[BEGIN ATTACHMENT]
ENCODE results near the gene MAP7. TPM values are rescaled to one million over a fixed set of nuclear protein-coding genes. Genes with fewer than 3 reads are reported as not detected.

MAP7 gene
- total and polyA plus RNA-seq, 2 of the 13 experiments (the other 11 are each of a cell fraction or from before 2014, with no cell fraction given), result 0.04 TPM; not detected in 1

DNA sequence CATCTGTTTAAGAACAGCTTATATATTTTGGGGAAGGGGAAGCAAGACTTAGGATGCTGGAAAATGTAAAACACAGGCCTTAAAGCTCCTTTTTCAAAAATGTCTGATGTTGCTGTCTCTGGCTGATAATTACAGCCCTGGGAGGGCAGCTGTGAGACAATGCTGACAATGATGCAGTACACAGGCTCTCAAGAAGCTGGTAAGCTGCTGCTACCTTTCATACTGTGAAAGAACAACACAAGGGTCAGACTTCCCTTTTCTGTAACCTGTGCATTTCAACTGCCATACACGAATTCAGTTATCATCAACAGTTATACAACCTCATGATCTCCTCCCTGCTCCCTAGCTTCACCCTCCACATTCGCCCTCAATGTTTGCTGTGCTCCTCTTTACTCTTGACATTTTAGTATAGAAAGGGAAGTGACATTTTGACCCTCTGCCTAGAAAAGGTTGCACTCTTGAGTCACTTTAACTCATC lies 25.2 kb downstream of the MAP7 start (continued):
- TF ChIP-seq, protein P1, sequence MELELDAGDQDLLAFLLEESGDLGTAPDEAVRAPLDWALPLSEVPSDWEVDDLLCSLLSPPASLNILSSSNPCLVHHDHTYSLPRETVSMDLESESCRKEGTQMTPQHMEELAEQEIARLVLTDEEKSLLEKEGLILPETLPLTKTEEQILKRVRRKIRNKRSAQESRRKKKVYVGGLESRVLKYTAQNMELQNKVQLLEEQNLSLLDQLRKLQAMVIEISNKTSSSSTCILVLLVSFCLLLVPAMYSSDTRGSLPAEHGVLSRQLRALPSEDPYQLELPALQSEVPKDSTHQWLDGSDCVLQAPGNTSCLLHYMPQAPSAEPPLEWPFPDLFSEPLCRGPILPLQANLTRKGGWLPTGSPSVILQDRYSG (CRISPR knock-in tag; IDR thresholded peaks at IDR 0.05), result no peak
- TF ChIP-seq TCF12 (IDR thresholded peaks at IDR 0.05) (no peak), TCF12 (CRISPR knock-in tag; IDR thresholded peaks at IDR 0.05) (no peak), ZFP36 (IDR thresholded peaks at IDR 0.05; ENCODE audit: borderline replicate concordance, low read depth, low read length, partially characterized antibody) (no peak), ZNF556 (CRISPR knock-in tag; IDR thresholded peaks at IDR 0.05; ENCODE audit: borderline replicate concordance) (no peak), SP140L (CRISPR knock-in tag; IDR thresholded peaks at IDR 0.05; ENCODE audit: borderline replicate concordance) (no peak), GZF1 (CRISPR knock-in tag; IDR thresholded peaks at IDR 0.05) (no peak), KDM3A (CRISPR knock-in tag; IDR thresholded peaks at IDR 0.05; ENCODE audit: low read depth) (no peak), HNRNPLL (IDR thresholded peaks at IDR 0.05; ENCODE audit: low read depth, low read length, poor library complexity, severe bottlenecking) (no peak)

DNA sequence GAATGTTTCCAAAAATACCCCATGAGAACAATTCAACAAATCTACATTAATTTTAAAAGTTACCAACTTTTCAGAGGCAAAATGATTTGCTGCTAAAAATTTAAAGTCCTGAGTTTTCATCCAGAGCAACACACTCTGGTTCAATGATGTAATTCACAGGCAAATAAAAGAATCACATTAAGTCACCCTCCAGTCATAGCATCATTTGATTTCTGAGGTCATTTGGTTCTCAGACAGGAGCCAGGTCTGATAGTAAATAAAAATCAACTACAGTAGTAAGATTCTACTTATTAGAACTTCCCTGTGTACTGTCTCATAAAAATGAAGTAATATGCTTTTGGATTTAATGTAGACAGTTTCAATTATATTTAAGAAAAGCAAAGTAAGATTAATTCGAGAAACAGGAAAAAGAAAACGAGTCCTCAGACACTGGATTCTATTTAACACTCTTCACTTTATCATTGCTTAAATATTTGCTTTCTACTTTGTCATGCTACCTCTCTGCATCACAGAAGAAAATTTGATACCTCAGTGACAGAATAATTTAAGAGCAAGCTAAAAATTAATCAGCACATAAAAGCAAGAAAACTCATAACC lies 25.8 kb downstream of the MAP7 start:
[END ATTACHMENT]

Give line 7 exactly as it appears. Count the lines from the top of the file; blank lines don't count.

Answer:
DNA sequence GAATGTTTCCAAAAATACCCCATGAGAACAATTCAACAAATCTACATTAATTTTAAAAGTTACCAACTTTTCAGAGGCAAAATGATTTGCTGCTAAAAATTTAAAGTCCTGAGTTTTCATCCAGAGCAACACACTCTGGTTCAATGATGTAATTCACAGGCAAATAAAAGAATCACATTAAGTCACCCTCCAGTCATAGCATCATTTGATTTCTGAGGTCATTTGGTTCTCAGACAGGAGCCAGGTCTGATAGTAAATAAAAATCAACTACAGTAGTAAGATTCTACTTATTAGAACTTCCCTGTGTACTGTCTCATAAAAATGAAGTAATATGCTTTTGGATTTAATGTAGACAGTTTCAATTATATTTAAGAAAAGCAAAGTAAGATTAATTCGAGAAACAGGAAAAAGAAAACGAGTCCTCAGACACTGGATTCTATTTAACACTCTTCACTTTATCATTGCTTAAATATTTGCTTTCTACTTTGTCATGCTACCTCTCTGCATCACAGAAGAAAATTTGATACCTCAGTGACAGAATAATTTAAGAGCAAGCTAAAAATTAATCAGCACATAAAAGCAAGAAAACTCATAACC lies 25.8 kb downstream of the MAP7 start: